NOT I: Throwing Voices (1500 BCE–2020 CE)

American ventriloquist Edgar Bergen once described his colleague Valentine Vox as a dishonest ventriloquist because he did not move his lips when he performed. Bergen’s distrust highlighted an obvious but elusive aspect of this art: ventriloquism is about revealing a voice as much as it is about concealing it.

Issues of identity, embodiment, performance, and objecthood are at the core of even the most conventional ventriloquist sketch: Where is the voice coming from? How is that voice split into many bodies? Whose voice is this? Who is speaking on behalf of whom?

Drawn primarily from LACMA’s encyclopedic collection, the exhibition considers ventriloquismas both a theme and a methodology integral to the logic of institutions devoted to the dissemination of knowledge, namely museums and libraries. Using this popular form of entertainment as a structuring device for the exhibition allows for cross-collection discussions of representations of sound and text, and the misalignment of voice and body.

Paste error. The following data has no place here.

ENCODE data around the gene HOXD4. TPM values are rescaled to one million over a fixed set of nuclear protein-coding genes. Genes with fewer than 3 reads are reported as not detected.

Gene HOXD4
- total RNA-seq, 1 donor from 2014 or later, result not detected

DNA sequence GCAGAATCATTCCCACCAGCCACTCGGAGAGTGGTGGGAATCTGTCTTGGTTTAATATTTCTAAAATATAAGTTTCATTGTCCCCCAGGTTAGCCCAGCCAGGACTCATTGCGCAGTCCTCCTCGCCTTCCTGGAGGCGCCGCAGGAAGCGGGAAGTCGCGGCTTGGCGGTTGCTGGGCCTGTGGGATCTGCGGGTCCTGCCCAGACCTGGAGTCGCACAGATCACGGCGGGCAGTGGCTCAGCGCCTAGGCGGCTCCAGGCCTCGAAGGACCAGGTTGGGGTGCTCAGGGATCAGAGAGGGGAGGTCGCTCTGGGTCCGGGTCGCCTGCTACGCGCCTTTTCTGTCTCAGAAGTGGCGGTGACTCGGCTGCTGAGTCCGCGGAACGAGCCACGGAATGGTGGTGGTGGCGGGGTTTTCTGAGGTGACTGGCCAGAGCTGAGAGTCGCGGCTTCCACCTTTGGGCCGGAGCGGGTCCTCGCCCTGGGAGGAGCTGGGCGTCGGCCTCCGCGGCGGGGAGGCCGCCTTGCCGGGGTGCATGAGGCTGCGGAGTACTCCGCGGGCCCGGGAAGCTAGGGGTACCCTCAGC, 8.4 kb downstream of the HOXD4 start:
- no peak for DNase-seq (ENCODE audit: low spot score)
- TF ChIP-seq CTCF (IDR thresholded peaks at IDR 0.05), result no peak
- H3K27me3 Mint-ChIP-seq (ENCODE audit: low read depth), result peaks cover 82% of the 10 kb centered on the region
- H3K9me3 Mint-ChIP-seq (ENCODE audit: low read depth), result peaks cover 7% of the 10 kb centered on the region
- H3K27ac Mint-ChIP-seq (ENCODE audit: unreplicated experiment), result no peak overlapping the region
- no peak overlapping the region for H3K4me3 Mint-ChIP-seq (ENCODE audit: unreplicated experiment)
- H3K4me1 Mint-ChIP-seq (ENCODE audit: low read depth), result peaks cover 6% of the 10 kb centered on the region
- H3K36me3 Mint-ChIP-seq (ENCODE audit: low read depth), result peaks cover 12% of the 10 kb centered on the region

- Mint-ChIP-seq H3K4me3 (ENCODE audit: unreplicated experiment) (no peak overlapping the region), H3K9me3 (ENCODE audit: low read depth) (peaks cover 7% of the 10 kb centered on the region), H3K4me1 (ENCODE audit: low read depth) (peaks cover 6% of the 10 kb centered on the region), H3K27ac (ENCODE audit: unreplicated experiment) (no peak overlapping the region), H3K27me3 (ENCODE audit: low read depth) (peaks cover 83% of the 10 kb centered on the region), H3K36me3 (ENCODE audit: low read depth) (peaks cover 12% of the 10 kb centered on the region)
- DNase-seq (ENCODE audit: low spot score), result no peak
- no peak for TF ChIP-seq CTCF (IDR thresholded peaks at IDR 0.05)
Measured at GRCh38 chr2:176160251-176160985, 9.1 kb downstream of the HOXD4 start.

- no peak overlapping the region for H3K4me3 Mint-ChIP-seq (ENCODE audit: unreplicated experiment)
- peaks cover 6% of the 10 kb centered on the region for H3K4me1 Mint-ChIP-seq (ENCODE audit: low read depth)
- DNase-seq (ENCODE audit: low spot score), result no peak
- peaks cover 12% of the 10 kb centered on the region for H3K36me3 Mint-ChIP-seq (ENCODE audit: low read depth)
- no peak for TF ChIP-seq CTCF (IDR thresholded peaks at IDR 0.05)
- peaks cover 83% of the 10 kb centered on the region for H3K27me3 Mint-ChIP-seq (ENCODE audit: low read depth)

Arranged in ten nonsequential sections, the exhibition features more than two hundred objects spanning more than thirty-five hundred years to offer various degrees of ventriloquized voices, from the literal to the liberal. NOT I includes a special project by Meriç Algün in collaboration with the Los Angeles Public Library, as well as commissions from artists Raven Chacon, Patricia Fernandez, and Puppies Puppies (Jade Olivo Kuriki).